He said resources in the "golden triangle" of Oxford, Cambridge and London would represent a vital component of the new company.
Pfizer said it would actively look to locate manufacturing operations in the UK and retain Astra's commercial manufacturing facilities in Macclesfield.
In a letter to AstraZeneca chairman Leif Johansson, Mr Read said his preference was for Pfizer and Astra to pursue a "friendly, negotiated transaction" which can be recommended by both boards.
He stressed that a key attraction of the deal for the US firm was its "great skills base of researchers, clinicians and technicians" as well as its "proximity to leading academic institutions" around Cambridge, and to the NHS.
Pfizer's latest cash-and-shares offer valued Astra at a premium of more than 32% to its worth prior to the start of takeover speculation last month.
AstraZeneca was formed through the merger of Sweden's Astra and Britain's Zeneca in 1999. It is one of the world's biggest pharmaceutical firms and produces a large range of medicines including cancer and diabetes drugs.
The FTSE 100-listed group employs more than 50,000 people around the world, including 6,700 in the UK, but numbers are being reduced as it shifts its headquarters to Cambridge, closing a research centre in Cheshire and offices in London.
Pfizer employs more than 70,000 people around the world, including 2,500 in the UK, with 900 at its regional headquarters in Surrey.
Science Minister David Willetts told the Today programme that the Government had been having "tough conversations" with the US firm and had made clear the importance it attached to research and manufacturing in the UK.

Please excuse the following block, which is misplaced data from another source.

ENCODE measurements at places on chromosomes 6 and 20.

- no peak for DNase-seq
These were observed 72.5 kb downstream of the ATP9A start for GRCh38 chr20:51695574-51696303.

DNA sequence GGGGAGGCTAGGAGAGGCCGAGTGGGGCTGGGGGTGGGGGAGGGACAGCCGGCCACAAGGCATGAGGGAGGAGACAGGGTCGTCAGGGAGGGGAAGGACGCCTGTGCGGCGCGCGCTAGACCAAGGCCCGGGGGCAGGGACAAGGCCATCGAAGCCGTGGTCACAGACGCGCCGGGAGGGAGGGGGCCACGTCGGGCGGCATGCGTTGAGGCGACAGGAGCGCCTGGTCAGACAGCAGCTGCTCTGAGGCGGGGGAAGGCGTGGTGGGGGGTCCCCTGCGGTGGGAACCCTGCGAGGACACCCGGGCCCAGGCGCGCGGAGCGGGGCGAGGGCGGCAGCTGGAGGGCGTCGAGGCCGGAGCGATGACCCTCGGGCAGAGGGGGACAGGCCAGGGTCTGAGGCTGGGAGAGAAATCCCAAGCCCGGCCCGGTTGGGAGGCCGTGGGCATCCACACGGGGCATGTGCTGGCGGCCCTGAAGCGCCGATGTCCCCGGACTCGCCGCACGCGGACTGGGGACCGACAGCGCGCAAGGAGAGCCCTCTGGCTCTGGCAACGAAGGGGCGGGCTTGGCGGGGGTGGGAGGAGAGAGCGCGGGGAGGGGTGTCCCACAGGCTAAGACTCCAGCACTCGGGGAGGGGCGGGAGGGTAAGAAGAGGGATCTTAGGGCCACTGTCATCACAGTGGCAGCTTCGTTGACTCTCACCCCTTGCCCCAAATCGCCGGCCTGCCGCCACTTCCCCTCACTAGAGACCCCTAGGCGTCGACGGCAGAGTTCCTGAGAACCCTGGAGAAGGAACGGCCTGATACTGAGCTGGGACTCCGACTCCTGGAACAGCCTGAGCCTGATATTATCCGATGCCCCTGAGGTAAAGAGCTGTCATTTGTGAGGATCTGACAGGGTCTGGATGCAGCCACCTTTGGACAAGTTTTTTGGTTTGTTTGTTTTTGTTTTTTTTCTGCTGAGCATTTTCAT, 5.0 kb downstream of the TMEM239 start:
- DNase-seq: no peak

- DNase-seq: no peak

He said the Government had been putting £1 billion of public money into R&D each year, matched by the private sector, and indicated that this had made it an attractive place for Pfizer to invest.
Mr Willetts said ministers had been pressing the US firm "in a very hard-nosed way" and that the company had now beefed up its commitments in the new assurances to Downing Street.
"Their letter has a set of proposals for research and development and manufacturing in the UK that have moved a long way from where they were a week ago," he said.
Mr Willetts said it was "absurd" to suggest that the Government was acting "in concert" with Pfizer.
Details of the latest offer emerged as former deputy prime minister Lord Heseltine said he believed the Government should have greater powers to intervene when British companies are targeted for takeover by foreign firms.
Speaking at a Tory election campaign event in north Staffordshire, Mr Cameron said the Government had received "robust" assurances from Pfizer.
After being asked what guarantees he could give that jobs and investment in the UK would be protected, Mr Cameron responded: "My priority is absolutely clear - British jobs, British science, British inventiveness, British research and development.
"We are seeing a revival in those things and I want to see that go further.
"AstraZeneca has a fantastic role in the British economy. You see it in the jobs it's created, in the investments it's made and the medicines it has delivered.